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The Fermi paradox


The Fermi paradox is the apparent contradiction between high estimates of the probability of the existence of extraterrestrial civilization and humanity’s lack of contact with, or evidence for, such civilizations.

In short: If they’re surely out there, why don’t we have proof?

Here’s an excellent article on the subject. I read it on my phone last night on a two-mile walk through Hollywood. Great read.

It begins by breaking down the math, putting things into perspective, illustrating how we are but a blip in the big scheme of things. The first takeaway is this:

Statistically, there are at least 100 billion Earth-like planets out there.

Think about that. Try. You can’t. The human mind can’t even fathom that number.

That brings us to a fair question: WHY ARE WE SO SPECIAL?

Concluding that intelligent life is exclusive to our planet wouldn’t be the first time we’ve thought we were the center of things. Not long ago, it was common knowledge that the sun revolved around Earth.

The read then takes us to the concept of Planet X, a hypothetical Earth-like planet. It also points out that our own sun is relatively young. Like, you know, billions of years younger than other suns. Here’s a graphic that illustrates the concept of an Earth-like planet, and asks us to consider the implications that arise if it’s billions of years older than us.

Planet X

There are, of course, those of us who’ve concluded that there is no other life out there. They in fact assume that the lack of evidence of higher intelligence beings is evidence of their nonexistence.

That’s a flawed argument, and even more apparently so once you back up and look at the math. Our search for signals stretches only about 100 light years away from us. That’s only 0.1 percent the diameter of our galaxy, let alone the unviverse. See the little red circle in the image below? That’s all we’re able to see with our naked eye:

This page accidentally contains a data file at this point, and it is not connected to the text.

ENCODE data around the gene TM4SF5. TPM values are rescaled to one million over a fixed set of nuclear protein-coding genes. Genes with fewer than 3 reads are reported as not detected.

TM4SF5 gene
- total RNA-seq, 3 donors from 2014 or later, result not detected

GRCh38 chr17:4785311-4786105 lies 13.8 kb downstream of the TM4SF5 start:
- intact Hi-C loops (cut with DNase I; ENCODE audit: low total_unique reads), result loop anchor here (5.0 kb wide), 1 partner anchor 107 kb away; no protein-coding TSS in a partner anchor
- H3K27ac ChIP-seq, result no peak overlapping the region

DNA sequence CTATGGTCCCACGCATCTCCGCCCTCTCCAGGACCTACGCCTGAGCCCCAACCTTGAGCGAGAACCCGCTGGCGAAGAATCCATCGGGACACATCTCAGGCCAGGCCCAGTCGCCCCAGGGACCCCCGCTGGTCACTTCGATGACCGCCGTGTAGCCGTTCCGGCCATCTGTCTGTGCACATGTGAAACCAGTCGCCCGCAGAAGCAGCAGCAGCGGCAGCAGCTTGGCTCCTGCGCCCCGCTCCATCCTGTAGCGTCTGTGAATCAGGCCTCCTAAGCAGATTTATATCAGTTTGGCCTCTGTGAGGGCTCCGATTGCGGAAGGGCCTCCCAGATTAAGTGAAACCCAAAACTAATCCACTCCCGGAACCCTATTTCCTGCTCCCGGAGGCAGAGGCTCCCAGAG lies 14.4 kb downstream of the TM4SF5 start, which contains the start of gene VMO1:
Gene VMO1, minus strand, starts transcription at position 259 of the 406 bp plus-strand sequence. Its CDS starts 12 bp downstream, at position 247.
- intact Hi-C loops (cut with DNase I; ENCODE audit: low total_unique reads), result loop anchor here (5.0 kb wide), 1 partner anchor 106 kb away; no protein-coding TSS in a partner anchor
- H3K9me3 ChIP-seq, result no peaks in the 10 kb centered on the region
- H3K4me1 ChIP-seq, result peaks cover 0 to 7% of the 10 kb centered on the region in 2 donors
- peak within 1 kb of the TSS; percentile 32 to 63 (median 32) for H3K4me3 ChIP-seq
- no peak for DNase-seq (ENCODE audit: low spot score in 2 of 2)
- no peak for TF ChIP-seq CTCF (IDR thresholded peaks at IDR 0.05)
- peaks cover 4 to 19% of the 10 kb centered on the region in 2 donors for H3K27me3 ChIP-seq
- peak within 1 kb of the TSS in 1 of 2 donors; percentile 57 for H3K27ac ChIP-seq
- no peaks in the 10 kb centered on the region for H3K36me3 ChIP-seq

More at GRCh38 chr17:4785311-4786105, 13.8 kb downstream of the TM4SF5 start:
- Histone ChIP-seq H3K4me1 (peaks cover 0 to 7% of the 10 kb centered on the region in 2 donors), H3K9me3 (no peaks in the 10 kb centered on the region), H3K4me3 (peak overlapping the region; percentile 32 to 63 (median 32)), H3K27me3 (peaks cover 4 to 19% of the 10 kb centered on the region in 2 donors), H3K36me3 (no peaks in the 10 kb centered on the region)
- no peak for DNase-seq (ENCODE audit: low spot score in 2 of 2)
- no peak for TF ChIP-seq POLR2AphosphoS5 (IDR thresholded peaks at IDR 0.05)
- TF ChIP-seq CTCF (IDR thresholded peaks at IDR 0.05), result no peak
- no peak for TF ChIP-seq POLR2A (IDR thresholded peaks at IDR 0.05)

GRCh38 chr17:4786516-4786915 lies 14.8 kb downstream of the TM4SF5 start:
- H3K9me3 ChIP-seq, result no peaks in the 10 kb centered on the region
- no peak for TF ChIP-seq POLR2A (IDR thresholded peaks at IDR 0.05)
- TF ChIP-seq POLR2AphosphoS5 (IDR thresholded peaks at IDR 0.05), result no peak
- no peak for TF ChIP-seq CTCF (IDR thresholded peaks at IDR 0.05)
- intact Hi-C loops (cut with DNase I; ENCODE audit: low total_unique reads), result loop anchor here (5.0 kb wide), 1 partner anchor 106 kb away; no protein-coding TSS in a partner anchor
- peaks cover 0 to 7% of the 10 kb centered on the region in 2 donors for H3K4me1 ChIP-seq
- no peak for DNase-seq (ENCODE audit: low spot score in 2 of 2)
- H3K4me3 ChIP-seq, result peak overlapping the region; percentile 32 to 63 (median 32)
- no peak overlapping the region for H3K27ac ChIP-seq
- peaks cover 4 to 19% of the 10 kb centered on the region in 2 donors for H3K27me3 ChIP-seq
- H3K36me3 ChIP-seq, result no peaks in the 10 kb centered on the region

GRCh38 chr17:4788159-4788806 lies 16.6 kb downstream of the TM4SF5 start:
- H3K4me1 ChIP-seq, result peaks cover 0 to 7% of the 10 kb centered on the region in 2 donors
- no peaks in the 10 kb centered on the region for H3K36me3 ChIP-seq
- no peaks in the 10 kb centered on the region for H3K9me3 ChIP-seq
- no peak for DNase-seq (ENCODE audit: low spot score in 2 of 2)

milky way

Concluding there’s no other intelligent life out there because we have no proof is like a young ant in the middle of the desert concluding there’s no other life in the world because nothing’s walked by in three days. (I’m not the first to use this analogy. Read on.)

There are a number of explanations for the silence. Here are ten, from the article:

1. Super-intelligent life could very well have already visited Earth, but before we were here.

In the scheme of things, sentient humans have only been around for about 50,000, a little blip of time — if contact happened before then, it might have made some ducks flip out and run into the water and that’s it. Further, recorded history only goes back 5,500 years — a group of ancient hunter-gatherer tribes may have experienced some crazy alien shit, but they had no good way to tell anyone in the future about it.

2. The galaxy has been colonized, but we just live in some desolate rural area of the galaxy.

The Americas may have been colonized by Europeans long before anyone in a small Inuit tribe in far northern Canada realized it had happened. There could be an urbanization component to the interstellar dwellings of higher species, in which all the neighboring solar systems in a certain area are colonized and in communication, and it would be impractical and purposeless for anyone to deal with coming all the way out to the random part of the spiral where we live.